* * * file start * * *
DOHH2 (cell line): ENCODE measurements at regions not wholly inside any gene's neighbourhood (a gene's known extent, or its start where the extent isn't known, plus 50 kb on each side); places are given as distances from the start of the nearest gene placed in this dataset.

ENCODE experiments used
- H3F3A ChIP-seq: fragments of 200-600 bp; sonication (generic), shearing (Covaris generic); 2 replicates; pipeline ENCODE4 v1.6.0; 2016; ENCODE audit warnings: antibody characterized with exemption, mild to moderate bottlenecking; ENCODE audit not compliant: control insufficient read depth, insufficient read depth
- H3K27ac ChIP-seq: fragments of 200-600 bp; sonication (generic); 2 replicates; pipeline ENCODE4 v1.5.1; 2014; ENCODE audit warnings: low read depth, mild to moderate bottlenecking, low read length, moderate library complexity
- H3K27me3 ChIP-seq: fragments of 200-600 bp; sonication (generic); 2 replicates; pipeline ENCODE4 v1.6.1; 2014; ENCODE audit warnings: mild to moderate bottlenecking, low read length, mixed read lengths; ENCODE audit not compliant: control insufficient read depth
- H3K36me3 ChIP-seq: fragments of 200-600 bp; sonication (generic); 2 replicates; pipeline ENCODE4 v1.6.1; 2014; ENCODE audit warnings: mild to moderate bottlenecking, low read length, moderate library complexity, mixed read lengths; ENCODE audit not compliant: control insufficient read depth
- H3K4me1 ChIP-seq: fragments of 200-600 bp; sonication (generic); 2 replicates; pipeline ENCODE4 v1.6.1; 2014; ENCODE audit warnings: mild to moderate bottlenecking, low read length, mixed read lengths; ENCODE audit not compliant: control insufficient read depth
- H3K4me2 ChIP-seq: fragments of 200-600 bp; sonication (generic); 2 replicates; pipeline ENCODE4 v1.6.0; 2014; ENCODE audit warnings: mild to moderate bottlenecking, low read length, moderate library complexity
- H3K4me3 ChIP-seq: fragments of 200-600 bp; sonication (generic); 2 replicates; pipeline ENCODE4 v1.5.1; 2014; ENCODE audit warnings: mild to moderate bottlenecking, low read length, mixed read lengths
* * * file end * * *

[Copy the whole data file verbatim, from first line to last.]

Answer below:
DOHH2 (cell line): ENCODE measurements at regions not wholly inside any gene's neighbourhood (a gene's known extent, or its start where the extent isn't known, plus 50 kb on each side); places are given as distances from the start of the nearest gene placed in this dataset.

ENCODE experiments used
- H3F3A ChIP-seq: fragments of 200-600 bp; sonication (generic), shearing (Covaris generic); 2 replicates; pipeline ENCODE4 v1.6.0; 2016; ENCODE audit warnings: antibody characterized with exemption, mild to moderate bottlenecking; ENCODE audit not compliant: control insufficient read depth, insufficient read depth
- H3K27ac ChIP-seq: fragments of 200-600 bp; sonication (generic); 2 replicates; pipeline ENCODE4 v1.5.1; 2014; ENCODE audit warnings: low read depth, mild to moderate bottlenecking, low read length, moderate library complexity
- H3K27me3 ChIP-seq: fragments of 200-600 bp; sonication (generic); 2 replicates; pipeline ENCODE4 v1.6.1; 2014; ENCODE audit warnings: mild to moderate bottlenecking, low read length, mixed read lengths; ENCODE audit not compliant: control insufficient read depth
- H3K36me3 ChIP-seq: fragments of 200-600 bp; sonication (generic); 2 replicates; pipeline ENCODE4 v1.6.1; 2014; ENCODE audit warnings: mild to moderate bottlenecking, low read length, moderate library complexity, mixed read lengths; ENCODE audit not compliant: control insufficient read depth
- H3K4me1 ChIP-seq: fragments of 200-600 bp; sonication (generic); 2 replicates; pipeline ENCODE4 v1.6.1; 2014; ENCODE audit warnings: mild to moderate bottlenecking, low read length, mixed read lengths; ENCODE audit not compliant: control insufficient read depth
- H3K4me2 ChIP-seq: fragments of 200-600 bp; sonication (generic); 2 replicates; pipeline ENCODE4 v1.6.0; 2014; ENCODE audit warnings: mild to moderate bottlenecking, low read length, moderate library complexity
- H3K4me3 ChIP-seq: fragments of 200-600 bp; sonication (generic); 2 replicates; pipeline ENCODE4 v1.5.1; 2014; ENCODE audit warnings: mild to moderate bottlenecking, low read length, mixed read lengths